Aintree to Bootle – The former North Mersey Branch

Looking east along the North Mersey Branch in the direction of the former Ford Station from Hawthorne Road, Bootle in 2014.

Here’s a fascinating collection of old photos on You Tube showing the now long-mothballed North Mersey Branch railway from Aintree to Bootle in its latter working days.

www.youtube.com/watch?v=J8OdzAuIJxc

About once every 5 years or so there’s talk about the branch being opened up again for Merseyrail passenger services but nothing seems to happen.

3 thoughts on “Aintree to Bootle – The former North Mersey Branch

  1. Bob Jungels says:

    I walked along this in 2008 as part of a dissertation study. The photos I took will still be on an old pen drive somewhere. Let me know if you’d like to send you them (providing I can find them!).

    I recently emailed Merseytravel about this, to which I received quite a blunt and negative response about “the lack of a business case”.
    To which I naturally retorted that it is THEY, as the public transport body for Merseyside, that should be DEVELOPING the business case, not waiting for some kind of social/economic miracle to suddenly happen, out of the blue.
    As with any new station development, there needs to be some sort of trigger. Something that makes it a ‘no-brainer’.

    Maghull North and the housing estate next to it is a perfect example, and something we should see more of in the country – i.e. new housing development intertwined with robust public transport provision.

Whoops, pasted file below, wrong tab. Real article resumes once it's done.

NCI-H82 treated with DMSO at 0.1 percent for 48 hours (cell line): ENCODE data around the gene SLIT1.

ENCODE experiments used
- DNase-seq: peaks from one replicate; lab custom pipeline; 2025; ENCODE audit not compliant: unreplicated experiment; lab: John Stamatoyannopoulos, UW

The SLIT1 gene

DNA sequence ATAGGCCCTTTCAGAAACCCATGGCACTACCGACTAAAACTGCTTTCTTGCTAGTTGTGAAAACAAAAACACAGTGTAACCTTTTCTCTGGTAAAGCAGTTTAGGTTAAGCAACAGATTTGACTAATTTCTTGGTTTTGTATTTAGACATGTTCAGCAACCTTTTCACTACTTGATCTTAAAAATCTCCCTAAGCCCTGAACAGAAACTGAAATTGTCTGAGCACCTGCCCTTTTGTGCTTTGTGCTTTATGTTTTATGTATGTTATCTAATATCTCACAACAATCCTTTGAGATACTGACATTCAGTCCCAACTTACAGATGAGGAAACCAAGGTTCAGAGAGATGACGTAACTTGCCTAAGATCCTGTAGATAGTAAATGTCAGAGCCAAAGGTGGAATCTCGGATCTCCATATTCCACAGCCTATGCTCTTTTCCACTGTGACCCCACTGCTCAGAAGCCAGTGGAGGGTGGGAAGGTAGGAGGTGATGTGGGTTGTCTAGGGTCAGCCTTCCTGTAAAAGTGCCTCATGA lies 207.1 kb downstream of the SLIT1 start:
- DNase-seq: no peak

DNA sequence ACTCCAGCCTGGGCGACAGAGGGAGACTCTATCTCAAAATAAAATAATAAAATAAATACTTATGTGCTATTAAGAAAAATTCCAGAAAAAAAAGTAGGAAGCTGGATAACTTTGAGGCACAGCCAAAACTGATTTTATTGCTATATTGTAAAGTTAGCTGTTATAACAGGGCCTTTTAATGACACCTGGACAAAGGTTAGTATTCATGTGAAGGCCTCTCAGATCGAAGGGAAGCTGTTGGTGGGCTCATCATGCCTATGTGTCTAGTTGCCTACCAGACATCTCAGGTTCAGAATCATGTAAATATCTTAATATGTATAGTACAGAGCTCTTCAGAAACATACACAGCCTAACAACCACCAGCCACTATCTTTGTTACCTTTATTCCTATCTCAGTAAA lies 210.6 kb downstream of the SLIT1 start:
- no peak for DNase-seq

Midge Hall is another example of a new housing development being built near a line, but in this case, the development in question isn’t quite close enough to trigger the ‘no brainer’ clause (even though the edge of the site is only around 400m away from the proposed station). This, together with this relative close proximity to Leyland station (but not so for those on foot I would add), and the work required on the existing Ormskirk branch line, make the case slightly less straight forward than something like Maghull North, which had no issues in squeezing in an extra stop along the line, without disrupting its 15 min frequency, or creating any other kind of disruption to the rest of the network (i.e. the Kirkby line etc). In other words, it was seamless.

    The issue with the North Mersey Branch seem to me as if they simply couldn’t generate a significant enough Cost-Benefit ratio, in other words, it will cost more to build and run than it will to generate profit from patronage.
    Is this because they assume people who live near the line, twixt Aintree and Bootle, would rather drive or catch a bus into Liverpool?
    Do they also assume that everyone who currently works in the enormous employment site of (and around) Bridle Road can drive and/or doesn’t require public transport to get there?
    Look at it this way, if you live in or near the city centre and work at that site, would you really choose to take the bus over the train, if there was a station on Bridle Road?

    Additionally, if the service ran straight through up to Ormskirk, you are now enabling those who live twixt Aintree and Ormskirk to catch a train to the site. Not forgetting those who work in Bootle also – another major source of employment for the people of Sefton and to a lesser extent, West Lancs.
    Nevertheless, what the line does is open a (literally) new corridor – it opens up employment options (education too – High Baird). Moreover, it is providing PUBLIC transport where it is needed.

    If an employment area the size of Bridle Road doesn’t qualify as a necessary cause for a new station, then quite clearly, our public transport network isn’t really for the public.

    Now let’s throw another big equation into the mix.
    Dunnings Bridge Road.